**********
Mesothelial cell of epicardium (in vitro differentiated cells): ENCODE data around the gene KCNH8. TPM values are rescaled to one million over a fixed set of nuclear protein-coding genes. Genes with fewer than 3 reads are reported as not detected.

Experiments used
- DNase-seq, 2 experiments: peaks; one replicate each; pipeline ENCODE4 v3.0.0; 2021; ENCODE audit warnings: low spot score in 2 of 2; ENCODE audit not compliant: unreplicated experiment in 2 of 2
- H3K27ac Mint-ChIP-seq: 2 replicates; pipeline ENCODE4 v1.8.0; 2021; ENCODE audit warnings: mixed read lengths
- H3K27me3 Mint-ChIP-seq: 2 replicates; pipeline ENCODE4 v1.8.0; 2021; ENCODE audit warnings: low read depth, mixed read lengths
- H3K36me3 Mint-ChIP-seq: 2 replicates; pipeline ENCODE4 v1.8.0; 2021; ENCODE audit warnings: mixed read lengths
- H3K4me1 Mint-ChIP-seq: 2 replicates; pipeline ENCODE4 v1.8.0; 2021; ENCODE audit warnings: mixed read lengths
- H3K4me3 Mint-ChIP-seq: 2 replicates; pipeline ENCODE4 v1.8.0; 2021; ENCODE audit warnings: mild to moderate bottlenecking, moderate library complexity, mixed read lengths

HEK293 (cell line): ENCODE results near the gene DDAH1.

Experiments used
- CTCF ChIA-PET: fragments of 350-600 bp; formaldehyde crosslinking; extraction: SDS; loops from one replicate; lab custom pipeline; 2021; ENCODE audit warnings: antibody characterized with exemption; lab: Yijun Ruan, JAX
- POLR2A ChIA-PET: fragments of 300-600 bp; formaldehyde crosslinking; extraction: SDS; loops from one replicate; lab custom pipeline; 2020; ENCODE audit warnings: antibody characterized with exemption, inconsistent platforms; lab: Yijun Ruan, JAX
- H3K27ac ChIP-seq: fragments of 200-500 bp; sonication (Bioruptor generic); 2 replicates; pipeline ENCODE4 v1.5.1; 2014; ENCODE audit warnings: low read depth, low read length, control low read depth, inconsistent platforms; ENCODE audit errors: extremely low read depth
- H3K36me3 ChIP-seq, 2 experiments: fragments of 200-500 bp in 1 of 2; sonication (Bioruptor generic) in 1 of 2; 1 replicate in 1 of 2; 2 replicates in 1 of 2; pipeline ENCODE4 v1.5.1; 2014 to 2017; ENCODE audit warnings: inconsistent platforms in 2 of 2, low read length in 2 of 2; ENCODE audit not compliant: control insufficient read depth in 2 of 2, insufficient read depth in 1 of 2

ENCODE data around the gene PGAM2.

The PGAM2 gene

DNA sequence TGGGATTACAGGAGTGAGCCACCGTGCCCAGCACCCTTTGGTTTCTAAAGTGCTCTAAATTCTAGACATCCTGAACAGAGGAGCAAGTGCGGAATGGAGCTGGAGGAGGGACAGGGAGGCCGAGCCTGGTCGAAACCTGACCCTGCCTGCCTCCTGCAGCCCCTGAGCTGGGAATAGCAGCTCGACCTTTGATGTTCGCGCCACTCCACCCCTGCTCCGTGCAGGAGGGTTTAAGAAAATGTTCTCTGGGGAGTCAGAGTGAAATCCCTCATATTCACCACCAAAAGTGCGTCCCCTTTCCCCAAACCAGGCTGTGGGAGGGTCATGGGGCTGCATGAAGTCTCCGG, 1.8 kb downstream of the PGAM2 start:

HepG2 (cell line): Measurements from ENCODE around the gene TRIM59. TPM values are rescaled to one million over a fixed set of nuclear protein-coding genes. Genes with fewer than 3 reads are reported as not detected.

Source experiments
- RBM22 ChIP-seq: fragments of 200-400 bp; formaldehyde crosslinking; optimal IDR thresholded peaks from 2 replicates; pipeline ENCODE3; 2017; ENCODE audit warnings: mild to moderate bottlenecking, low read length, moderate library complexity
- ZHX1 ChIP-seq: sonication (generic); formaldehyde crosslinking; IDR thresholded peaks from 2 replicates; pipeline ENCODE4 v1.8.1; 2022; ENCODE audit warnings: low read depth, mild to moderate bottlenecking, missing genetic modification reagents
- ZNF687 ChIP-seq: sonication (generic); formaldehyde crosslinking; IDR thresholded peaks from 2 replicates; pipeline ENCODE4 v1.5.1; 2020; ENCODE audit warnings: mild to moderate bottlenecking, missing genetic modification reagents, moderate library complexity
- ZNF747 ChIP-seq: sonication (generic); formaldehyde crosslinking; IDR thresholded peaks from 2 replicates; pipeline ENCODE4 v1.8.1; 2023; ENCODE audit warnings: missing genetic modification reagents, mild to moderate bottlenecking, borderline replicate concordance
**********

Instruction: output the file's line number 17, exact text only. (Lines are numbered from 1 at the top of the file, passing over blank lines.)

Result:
DNA sequence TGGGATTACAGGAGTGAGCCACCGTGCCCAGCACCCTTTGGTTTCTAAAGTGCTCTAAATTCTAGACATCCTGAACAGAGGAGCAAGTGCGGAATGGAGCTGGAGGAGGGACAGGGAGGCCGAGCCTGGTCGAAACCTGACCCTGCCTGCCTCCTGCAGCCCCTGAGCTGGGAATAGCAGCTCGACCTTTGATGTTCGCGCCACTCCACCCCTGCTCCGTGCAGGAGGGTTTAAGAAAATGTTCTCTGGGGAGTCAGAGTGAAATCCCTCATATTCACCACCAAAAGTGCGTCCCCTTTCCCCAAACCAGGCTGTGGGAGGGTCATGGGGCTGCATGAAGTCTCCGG, 1.8 kb downstream of the PGAM2 start: